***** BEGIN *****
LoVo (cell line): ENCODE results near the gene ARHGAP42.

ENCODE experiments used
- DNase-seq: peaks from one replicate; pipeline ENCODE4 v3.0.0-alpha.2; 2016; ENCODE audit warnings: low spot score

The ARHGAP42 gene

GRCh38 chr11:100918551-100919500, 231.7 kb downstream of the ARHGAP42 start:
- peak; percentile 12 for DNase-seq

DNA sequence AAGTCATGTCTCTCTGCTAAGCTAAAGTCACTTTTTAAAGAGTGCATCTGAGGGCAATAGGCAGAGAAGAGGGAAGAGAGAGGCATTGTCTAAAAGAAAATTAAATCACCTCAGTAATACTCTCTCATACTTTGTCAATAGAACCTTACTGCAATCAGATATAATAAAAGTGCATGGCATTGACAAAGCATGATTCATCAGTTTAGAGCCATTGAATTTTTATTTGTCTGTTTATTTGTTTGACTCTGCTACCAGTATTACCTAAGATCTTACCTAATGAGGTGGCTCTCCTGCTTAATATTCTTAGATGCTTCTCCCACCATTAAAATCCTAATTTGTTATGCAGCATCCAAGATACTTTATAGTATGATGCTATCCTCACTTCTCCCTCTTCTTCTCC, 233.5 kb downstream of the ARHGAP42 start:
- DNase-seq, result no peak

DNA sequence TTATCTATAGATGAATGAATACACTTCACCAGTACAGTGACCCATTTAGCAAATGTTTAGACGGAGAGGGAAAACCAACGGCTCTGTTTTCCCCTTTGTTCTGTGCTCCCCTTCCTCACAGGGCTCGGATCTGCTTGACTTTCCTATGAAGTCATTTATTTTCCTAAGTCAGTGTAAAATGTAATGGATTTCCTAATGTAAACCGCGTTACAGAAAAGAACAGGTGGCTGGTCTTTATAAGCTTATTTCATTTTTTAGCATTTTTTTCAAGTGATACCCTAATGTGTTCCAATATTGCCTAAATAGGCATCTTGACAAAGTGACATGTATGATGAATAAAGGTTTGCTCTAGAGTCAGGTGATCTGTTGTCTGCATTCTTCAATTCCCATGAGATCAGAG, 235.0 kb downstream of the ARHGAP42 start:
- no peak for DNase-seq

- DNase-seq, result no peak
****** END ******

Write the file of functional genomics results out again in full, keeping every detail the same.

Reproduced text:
LoVo (cell line): ENCODE results near the gene ARHGAP42.

ENCODE experiments used
- DNase-seq: peaks from one replicate; pipeline ENCODE4 v3.0.0-alpha.2; 2016; ENCODE audit warnings: low spot score

The ARHGAP42 gene

GRCh38 chr11:100918551-100919500, 231.7 kb downstream of the ARHGAP42 start:
- peak; percentile 12 for DNase-seq

DNA sequence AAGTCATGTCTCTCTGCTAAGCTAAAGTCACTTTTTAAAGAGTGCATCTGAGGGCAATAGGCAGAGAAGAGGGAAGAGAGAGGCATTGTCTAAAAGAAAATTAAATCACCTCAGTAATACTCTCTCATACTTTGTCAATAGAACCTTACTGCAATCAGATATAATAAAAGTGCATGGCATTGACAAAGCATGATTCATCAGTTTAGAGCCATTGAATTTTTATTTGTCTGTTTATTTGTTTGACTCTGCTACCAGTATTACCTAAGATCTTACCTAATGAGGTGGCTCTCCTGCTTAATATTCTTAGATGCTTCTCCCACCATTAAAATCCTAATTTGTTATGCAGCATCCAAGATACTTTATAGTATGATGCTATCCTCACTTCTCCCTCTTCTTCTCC, 233.5 kb downstream of the ARHGAP42 start:
- DNase-seq, result no peak

DNA sequence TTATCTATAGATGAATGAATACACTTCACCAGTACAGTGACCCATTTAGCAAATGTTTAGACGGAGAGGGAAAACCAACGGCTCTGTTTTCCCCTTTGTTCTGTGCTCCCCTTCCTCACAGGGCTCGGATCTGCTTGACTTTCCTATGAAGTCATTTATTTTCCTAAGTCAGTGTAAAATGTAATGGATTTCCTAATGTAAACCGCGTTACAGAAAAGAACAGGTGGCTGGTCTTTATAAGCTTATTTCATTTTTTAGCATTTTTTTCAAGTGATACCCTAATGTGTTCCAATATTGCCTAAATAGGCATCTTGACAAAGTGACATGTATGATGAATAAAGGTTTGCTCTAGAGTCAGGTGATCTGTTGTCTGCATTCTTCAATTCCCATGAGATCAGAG, 235.0 kb downstream of the ARHGAP42 start:
- no peak for DNase-seq

- DNase-seq, result no peak